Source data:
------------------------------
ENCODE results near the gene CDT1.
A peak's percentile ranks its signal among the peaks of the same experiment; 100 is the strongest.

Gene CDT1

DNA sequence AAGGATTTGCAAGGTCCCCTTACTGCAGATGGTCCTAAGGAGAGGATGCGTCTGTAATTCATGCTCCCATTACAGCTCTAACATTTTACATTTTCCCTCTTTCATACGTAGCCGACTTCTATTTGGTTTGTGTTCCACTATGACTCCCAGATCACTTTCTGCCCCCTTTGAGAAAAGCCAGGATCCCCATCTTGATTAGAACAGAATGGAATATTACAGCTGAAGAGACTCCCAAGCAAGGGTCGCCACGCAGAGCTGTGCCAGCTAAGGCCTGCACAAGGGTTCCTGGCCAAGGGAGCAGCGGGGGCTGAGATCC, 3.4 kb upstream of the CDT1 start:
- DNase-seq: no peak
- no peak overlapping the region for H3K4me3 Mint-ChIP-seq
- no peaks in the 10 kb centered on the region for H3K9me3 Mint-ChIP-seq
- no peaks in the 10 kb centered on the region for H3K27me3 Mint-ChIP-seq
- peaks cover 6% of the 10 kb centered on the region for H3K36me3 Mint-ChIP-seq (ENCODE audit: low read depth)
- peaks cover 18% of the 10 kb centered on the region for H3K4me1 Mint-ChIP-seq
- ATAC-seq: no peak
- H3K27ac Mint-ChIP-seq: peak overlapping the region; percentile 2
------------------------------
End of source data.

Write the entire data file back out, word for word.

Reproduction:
ENCODE results near the gene CDT1.
A peak's percentile ranks its signal among the peaks of the same experiment; 100 is the strongest.

Gene CDT1

DNA sequence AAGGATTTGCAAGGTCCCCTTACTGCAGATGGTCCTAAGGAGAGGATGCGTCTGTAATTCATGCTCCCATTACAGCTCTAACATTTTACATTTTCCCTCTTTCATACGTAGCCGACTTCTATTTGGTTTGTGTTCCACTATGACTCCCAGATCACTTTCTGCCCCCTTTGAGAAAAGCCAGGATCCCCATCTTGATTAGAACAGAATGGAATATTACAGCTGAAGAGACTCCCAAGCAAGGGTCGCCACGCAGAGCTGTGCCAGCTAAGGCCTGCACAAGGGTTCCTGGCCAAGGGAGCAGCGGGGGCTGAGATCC, 3.4 kb upstream of the CDT1 start:
- DNase-seq: no peak
- no peak overlapping the region for H3K4me3 Mint-ChIP-seq
- no peaks in the 10 kb centered on the region for H3K9me3 Mint-ChIP-seq
- no peaks in the 10 kb centered on the region for H3K27me3 Mint-ChIP-seq
- peaks cover 6% of the 10 kb centered on the region for H3K36me3 Mint-ChIP-seq (ENCODE audit: low read depth)
- peaks cover 18% of the 10 kb centered on the region for H3K4me1 Mint-ChIP-seq
- ATAC-seq: no peak
- H3K27ac Mint-ChIP-seq: peak overlapping the region; percentile 2